An ensemble seasonal hindcast approach is used to investigate the development of the equatorial Pacific Ocean cold sea surface temperature (SST) bias and its characteristic annual cycle in the Community Earth System Model, version 1 (CESM1). In observations, eastern equatorial Pacific SSTs exhibit a warm phase during boreal spring and a cold phase during late boreal summer–autumn. The CESM1 climatology shows a cold bias during both warm and cold phases. In our hindcasts, the cold bias during the cold phase develops in less than 6 months, whereas the cold bias during the warm phase takes longer to emerge. The fast-developing cold-phase cold bias is associated with too-strong vertical advection and easterly wind stress over the eastern equatorial region. The antecedent boreal summer easterly wind anomalies also appear in atmosphere-only simulations, indicating that the errors are intrinsic to the atmosphere component. For the slower-developing warm-phase cold bias, we find that the too-cold SSTs over the equatorial region are associated with a slowly evolving upward displacement of subsurface ocean zonal currents and isotherms that can be traced to the ocean component.

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Kevin Raeder, Jeffrey L. Anderson, Nancy Collins, Timothy J. Hoar, Jennifer E. Kay, Peter H. Lauritzen, and Robert Pincus

Abstract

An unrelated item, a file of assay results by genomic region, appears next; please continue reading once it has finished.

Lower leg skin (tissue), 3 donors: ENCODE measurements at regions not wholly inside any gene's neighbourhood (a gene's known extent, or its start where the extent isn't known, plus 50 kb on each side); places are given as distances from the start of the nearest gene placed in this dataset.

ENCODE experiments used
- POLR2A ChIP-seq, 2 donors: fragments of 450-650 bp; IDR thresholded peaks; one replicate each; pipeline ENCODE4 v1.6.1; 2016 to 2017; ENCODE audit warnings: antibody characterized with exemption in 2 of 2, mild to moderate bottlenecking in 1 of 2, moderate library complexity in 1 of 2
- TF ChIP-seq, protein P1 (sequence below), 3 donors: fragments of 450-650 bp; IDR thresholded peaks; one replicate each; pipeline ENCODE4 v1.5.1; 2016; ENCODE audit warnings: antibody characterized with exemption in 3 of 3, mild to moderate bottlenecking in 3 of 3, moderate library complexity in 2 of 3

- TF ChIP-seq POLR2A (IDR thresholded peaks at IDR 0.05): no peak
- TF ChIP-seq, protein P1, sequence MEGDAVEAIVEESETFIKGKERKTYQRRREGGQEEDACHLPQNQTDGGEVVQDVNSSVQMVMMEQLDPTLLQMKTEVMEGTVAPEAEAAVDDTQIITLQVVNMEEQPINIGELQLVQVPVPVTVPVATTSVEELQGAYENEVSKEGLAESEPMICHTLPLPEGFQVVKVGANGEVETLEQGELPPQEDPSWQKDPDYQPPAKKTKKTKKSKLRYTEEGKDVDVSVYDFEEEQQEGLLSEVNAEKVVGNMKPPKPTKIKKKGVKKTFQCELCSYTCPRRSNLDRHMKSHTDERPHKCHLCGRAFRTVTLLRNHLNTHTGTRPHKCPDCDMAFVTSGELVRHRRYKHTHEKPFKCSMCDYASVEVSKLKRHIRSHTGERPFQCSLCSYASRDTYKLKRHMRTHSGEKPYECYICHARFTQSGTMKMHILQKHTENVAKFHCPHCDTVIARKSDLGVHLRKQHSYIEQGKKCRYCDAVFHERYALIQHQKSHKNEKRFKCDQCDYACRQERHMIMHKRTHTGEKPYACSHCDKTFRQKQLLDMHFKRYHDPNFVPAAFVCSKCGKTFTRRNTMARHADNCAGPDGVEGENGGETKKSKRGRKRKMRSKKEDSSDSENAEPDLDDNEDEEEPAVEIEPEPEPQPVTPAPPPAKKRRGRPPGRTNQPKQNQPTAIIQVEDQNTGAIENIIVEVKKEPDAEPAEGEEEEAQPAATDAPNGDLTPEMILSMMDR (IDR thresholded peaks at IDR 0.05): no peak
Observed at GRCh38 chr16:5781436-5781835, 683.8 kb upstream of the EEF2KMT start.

The Community Atmosphere Model (CAM) has been interfaced to the Data Assimilation Research Testbed (DART), a community facility for ensemble data assimilation. This provides a large set of data assimilation tools for climate model research and development. Aspects of the interface to the Community Earth System Model (CESM) software are discussed and a variety of applications are illustrated, ranging from model development to the production of long series of analyses. CAM output is compared directly to real observations from platforms ranging from radiosondes to global positioning system satellites. Such comparisons use the temporally and spatially heterogeneous analysis error estimates available from the ensemble to provide very specific forecast quality evaluations. The ability to start forecasts from analyses, which were generated by CAM on its native grid and have no foreign model bias, contributed to the detection of a code error involving Arctic sea ice and cloud cover. The potential of parameter estimation is discussed. A CAM ensemble reanalysis has been generated for more than 15 yr. Atmospheric forcings from the reanalysis were required as input to generate an ocean ensemble reanalysis that provided initial conditions for decadal prediction experiments. The software enables rapid experimentation with differing sets of observations and state variables, and the comparison of different models against identical real observations, as illustrated by a comparison of forecasts initialized by interpolated ECMWF analyses and by DART/CAM analyses.